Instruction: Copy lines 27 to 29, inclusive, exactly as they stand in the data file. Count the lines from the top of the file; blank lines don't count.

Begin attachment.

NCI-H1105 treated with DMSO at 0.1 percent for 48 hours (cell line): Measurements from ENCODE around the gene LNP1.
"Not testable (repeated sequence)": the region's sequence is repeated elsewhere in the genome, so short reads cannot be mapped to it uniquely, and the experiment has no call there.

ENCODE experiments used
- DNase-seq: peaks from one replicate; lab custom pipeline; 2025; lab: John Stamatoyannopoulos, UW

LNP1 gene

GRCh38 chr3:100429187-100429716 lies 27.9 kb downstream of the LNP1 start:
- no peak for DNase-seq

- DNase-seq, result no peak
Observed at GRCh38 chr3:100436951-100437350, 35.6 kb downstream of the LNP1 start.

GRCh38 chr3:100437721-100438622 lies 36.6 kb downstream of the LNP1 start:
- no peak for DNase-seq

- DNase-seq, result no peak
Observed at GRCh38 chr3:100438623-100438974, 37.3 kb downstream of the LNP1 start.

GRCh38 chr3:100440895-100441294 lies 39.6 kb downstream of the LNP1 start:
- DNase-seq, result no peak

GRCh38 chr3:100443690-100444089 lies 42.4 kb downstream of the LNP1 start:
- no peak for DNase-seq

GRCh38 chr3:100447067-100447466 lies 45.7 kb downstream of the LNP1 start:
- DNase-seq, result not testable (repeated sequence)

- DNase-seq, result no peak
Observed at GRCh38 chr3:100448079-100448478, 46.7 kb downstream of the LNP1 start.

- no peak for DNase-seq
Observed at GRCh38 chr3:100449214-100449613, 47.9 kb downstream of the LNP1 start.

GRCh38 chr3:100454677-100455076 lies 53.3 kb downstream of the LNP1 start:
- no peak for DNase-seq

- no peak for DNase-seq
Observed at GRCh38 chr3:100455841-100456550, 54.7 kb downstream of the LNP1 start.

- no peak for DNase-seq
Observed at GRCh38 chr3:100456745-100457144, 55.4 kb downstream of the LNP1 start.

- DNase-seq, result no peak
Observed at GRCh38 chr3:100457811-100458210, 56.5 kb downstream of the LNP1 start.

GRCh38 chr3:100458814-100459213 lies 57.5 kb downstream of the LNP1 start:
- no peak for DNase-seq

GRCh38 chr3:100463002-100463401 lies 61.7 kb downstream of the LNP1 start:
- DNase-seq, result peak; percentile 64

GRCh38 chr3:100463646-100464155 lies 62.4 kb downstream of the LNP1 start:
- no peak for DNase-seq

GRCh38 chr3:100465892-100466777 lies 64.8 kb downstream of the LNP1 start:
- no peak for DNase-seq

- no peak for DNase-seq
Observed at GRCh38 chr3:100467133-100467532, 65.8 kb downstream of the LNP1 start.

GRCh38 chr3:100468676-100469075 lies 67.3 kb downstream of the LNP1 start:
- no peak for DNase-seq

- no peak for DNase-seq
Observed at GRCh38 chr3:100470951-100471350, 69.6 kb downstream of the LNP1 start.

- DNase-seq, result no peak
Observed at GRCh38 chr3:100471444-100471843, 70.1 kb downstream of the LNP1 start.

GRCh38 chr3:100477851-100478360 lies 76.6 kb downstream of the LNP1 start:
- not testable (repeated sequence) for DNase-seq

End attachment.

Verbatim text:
Observed at GRCh38 chr3:100455841-100456550, 54.7 kb downstream of the LNP1 start.

- no peak for DNase-seq
Observed at GRCh38 chr3:100456745-100457144, 55.4 kb downstream of the LNP1 start.